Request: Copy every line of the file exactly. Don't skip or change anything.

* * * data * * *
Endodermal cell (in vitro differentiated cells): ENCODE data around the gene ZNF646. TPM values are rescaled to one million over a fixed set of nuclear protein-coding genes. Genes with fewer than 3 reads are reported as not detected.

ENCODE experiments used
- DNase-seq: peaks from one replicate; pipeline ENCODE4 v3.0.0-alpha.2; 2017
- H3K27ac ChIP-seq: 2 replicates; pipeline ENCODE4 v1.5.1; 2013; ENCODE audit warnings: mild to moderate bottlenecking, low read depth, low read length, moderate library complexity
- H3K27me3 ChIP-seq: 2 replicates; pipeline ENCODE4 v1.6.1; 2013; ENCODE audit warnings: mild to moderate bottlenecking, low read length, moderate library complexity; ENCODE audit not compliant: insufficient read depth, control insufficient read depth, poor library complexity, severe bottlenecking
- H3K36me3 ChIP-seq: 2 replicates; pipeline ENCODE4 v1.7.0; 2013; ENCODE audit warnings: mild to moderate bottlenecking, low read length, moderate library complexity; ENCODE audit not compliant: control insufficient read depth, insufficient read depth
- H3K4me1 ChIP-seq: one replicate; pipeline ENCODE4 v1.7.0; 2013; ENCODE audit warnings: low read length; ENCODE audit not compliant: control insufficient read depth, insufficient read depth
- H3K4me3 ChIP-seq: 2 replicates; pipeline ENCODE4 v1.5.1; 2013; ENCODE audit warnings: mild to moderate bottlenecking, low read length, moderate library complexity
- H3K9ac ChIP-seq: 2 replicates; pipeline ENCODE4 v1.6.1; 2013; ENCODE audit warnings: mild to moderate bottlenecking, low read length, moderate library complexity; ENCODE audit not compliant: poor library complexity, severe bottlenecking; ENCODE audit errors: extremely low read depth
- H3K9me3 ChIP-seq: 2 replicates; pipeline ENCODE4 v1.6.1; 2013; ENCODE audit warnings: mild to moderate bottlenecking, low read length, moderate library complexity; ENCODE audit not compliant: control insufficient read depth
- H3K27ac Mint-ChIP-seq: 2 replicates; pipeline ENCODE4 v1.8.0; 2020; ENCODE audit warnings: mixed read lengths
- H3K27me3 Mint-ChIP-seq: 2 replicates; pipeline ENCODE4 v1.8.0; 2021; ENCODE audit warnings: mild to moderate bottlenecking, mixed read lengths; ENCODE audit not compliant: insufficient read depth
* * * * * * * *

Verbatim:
Endodermal cell (in vitro differentiated cells): ENCODE data around the gene ZNF646. TPM values are rescaled to one million over a fixed set of nuclear protein-coding genes. Genes with fewer than 3 reads are reported as not detected.

ENCODE experiments used
- DNase-seq: peaks from one replicate; pipeline ENCODE4 v3.0.0-alpha.2; 2017
- H3K27ac ChIP-seq: 2 replicates; pipeline ENCODE4 v1.5.1; 2013; ENCODE audit warnings: mild to moderate bottlenecking, low read depth, low read length, moderate library complexity
- H3K27me3 ChIP-seq: 2 replicates; pipeline ENCODE4 v1.6.1; 2013; ENCODE audit warnings: mild to moderate bottlenecking, low read length, moderate library complexity; ENCODE audit not compliant: insufficient read depth, control insufficient read depth, poor library complexity, severe bottlenecking
- H3K36me3 ChIP-seq: 2 replicates; pipeline ENCODE4 v1.7.0; 2013; ENCODE audit warnings: mild to moderate bottlenecking, low read length, moderate library complexity; ENCODE audit not compliant: control insufficient read depth, insufficient read depth
- H3K4me1 ChIP-seq: one replicate; pipeline ENCODE4 v1.7.0; 2013; ENCODE audit warnings: low read length; ENCODE audit not compliant: control insufficient read depth, insufficient read depth
- H3K4me3 ChIP-seq: 2 replicates; pipeline ENCODE4 v1.5.1; 2013; ENCODE audit warnings: mild to moderate bottlenecking, low read length, moderate library complexity
- H3K9ac ChIP-seq: 2 replicates; pipeline ENCODE4 v1.6.1; 2013; ENCODE audit warnings: mild to moderate bottlenecking, low read length, moderate library complexity; ENCODE audit not compliant: poor library complexity, severe bottlenecking; ENCODE audit errors: extremely low read depth
- H3K9me3 ChIP-seq: 2 replicates; pipeline ENCODE4 v1.6.1; 2013; ENCODE audit warnings: mild to moderate bottlenecking, low read length, moderate library complexity; ENCODE audit not compliant: control insufficient read depth
- H3K27ac Mint-ChIP-seq: 2 replicates; pipeline ENCODE4 v1.8.0; 2020; ENCODE audit warnings: mixed read lengths
- H3K27me3 Mint-ChIP-seq: 2 replicates; pipeline ENCODE4 v1.8.0; 2021; ENCODE audit warnings: mild to moderate bottlenecking, mixed read lengths; ENCODE audit not compliant: insufficient read depth